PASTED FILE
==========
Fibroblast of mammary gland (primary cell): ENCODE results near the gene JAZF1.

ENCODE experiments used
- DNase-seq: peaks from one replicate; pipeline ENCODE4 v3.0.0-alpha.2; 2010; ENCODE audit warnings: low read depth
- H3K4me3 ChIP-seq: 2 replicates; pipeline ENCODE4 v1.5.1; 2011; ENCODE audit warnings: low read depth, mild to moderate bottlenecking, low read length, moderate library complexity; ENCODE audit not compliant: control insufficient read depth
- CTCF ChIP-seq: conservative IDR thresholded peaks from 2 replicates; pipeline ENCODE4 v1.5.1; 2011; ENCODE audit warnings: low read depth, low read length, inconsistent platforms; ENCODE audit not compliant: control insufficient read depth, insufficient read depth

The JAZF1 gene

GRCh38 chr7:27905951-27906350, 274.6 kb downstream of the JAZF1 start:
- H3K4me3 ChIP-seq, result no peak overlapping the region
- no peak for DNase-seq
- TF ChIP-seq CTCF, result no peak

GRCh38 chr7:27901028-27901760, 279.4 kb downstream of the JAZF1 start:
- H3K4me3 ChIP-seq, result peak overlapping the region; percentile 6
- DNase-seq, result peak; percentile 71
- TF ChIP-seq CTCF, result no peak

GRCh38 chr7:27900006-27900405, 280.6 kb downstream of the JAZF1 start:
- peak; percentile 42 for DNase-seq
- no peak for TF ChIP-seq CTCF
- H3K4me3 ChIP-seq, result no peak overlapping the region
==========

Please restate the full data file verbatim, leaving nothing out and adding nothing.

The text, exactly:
Fibroblast of mammary gland (primary cell): ENCODE results near the gene JAZF1.

ENCODE experiments used
- DNase-seq: peaks from one replicate; pipeline ENCODE4 v3.0.0-alpha.2; 2010; ENCODE audit warnings: low read depth
- H3K4me3 ChIP-seq: 2 replicates; pipeline ENCODE4 v1.5.1; 2011; ENCODE audit warnings: low read depth, mild to moderate bottlenecking, low read length, moderate library complexity; ENCODE audit not compliant: control insufficient read depth
- CTCF ChIP-seq: conservative IDR thresholded peaks from 2 replicates; pipeline ENCODE4 v1.5.1; 2011; ENCODE audit warnings: low read depth, low read length, inconsistent platforms; ENCODE audit not compliant: control insufficient read depth, insufficient read depth

The JAZF1 gene

GRCh38 chr7:27905951-27906350, 274.6 kb downstream of the JAZF1 start:
- H3K4me3 ChIP-seq, result no peak overlapping the region
- no peak for DNase-seq
- TF ChIP-seq CTCF, result no peak

GRCh38 chr7:27901028-27901760, 279.4 kb downstream of the JAZF1 start:
- H3K4me3 ChIP-seq, result peak overlapping the region; percentile 6
- DNase-seq, result peak; percentile 71
- TF ChIP-seq CTCF, result no peak

GRCh38 chr7:27900006-27900405, 280.6 kb downstream of the JAZF1 start:
- peak; percentile 42 for DNase-seq
- no peak for TF ChIP-seq CTCF
- H3K4me3 ChIP-seq, result no peak overlapping the region